I’ve been writing a lot recently about platform socialisation. I’m interested in how the proliferation of platforms brings about fundamental changes in the process of socialisation, as well as how we respond to these normatively and educationally.
Social media has figured prominently in two literatures in recent years: the rise of authoritarian populism and the desirability of publicly engaged scholarship. These platforms offer incredible opportunities for more publicly engaged scholarship but they also make it more likely this scholarship will be politically contested by groups and individuals outside the academy.
I’m so excited the book I’ve been working on with Lambros Fatsis over the last few years is coming out in June. It’s the result of a long conversation we’ve had about our mutual frustrations concerning ‘public sociology’ which led us to rethink what it means to be public scholars once digital platforms are ubiquitous and the public sphere has been decimated by COVID-19.
There’s a lovely expression in this newsletter describing how pop-futurist Alvin Toffler reifies ‘change’ “into an autonomous abstraction, something that appears to cause itself, with consequences society must then adjust to”. It’s worth reflecting on quite how mainstream this move has become, particularly with regards to a centrism which sees […]
Less than half the UK population was using video call platforms by March 2021 (after three lockdowns) despite the widespread sense in the media these were a ubiquitous feature of life:
What a brilliant poem, shared on his blog here: First they said they needed data about the children to find out what they’re learning. Then they said they needed data about the children to make sure they are learning. Then the children only learnt what could be turned into data. […]
There’s an excellent piece in the NLR by Cedric Durand putting Biden’s apparent left turn into historical context. My initial assumption was that Biden was doing what Starmer promised to do i.e. rebuilding his party by brokering a coalition between the left and the centre, built around the most popular […]
The thrust of the argument was that if social science exists within the horizons of platform firms (i.e. it restricts itself to asking empirical questions which can be answered by platform generated data) then it can’t take platform capitalism as an object, instead leading it to fade into the background as a precondition for analysis. My point was largely about the empiricism of data science and (much) computational social science.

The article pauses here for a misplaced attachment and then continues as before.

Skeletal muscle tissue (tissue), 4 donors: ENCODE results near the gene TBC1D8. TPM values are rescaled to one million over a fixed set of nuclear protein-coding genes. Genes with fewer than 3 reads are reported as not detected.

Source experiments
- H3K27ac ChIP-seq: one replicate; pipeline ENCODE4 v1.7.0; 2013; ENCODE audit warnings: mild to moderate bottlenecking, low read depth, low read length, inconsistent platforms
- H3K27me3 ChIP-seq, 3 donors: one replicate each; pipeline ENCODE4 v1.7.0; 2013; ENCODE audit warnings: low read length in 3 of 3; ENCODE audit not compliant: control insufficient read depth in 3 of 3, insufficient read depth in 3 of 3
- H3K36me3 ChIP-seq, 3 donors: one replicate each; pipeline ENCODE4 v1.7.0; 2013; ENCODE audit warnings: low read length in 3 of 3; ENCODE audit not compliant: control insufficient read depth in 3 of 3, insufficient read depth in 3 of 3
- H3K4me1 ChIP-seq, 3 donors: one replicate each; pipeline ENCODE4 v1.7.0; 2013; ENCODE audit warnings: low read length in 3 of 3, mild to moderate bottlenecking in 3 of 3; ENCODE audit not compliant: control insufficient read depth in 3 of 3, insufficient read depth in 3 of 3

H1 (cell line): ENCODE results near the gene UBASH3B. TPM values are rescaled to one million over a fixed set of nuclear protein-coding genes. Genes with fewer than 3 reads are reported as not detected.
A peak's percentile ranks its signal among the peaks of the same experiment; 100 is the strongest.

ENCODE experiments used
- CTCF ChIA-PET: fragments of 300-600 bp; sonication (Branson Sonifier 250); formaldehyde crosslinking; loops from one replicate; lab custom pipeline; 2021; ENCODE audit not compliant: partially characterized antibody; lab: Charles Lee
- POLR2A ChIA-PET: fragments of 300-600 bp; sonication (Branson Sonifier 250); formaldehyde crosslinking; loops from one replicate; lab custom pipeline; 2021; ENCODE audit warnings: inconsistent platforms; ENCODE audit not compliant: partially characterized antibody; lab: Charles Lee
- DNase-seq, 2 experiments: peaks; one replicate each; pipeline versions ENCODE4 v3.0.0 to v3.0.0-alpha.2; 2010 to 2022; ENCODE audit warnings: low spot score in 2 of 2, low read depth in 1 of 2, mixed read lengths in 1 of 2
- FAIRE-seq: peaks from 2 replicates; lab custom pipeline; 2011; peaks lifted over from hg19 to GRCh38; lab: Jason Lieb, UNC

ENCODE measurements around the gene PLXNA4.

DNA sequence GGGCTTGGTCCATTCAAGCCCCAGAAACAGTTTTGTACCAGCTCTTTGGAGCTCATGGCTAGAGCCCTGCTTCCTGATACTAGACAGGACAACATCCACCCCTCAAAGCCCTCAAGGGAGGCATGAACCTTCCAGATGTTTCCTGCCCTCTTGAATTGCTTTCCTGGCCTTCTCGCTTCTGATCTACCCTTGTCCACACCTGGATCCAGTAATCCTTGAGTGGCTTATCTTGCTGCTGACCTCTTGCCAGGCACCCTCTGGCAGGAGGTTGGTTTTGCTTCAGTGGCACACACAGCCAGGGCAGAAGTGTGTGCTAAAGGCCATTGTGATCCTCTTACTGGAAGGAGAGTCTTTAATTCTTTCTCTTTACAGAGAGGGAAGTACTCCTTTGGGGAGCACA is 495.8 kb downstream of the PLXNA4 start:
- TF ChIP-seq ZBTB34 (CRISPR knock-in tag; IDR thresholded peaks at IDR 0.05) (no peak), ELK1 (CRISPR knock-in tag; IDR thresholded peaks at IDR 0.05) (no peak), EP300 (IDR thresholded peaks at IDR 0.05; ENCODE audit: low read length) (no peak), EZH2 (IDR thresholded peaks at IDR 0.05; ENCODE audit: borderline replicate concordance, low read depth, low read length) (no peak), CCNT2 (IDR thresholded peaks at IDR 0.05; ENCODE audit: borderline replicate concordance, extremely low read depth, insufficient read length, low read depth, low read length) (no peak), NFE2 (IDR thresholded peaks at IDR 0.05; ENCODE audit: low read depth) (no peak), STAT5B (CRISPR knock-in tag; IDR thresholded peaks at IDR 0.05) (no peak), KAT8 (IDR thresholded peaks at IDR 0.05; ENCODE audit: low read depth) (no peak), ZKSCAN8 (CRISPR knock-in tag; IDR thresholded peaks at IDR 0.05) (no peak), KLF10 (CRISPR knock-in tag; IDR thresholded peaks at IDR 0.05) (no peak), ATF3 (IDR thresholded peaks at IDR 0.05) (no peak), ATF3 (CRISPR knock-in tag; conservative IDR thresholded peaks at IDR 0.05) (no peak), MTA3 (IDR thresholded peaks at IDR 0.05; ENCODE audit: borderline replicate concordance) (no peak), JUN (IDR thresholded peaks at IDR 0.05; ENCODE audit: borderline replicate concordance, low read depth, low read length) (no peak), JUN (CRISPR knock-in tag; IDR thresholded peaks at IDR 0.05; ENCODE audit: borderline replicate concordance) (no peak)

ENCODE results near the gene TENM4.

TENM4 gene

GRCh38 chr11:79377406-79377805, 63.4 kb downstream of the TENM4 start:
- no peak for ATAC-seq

This short introduction (starting around 7 mins 40 secs) to The Public and Their Platforms: Public Sociology in an Era of Social Media by myself and Lambros was part of a panel launching the new Public Sociology series by Bristol University Press.
In our forthcoming book The Public and their Platforms, myself and Lambros Fatsis write about assembly devices. When watching the superb HBO documentary Into The Storm about QAnon (trailer below) I was struck by Cullen Hoback’s description of Cicada 3301 in terms of “collecting like minded others through an internet game”.
I’ve had this passage from The Steep Approach to Garbadale by Iain Banks (pg 302-203) stuck in my head all day so i thought I’d share it: I think I am like a lot of people, you know: I’ve spent my life waiting for my life to start. It’s as […]
I’ve just finished reading Robert Fine’s Being Stalked: A Memoir. It’s a thoughtful and self-therapeutic reflection by the late political theorist on his experience of being stalked by a former student in the 1990s. Throughout the book, I’ve felt an eery sense there are aspects of his diagnosis which touch upon the psychodynamics of platform capitalism and the epistemic chaos which it generates.
I was delighted to discover that one of my all time favourite lectures has been uploaded to YouTube in its original form. The 1991 Tanner Lectures by Charles Taylor were the basis for his Ethics of Authenticity, in which he investigates those “features of our contemporary culture which people feel very very worried about even as they seem to flow from the development of our civilisation”.
This is a test post from a Wordpress session. I’m demonstrating how to use the Wordpress editor and how simple it can be.
Phil Brooker and I recently completed our second NCRM funded Python for Social Scientists bootcamp. For obvious reasons we switched from a four day intensive face-to-face bootcamp to a five week cross-platform (Slack, Wordpress, YouTube and e-mail) model for the second bootcamp. We reflected on this in a session for the Faculty of Education’s Ideas Lab on Thursday and a colleague suggested it might be a valuable exercise to distill some of the pedagogical principles underlying the project.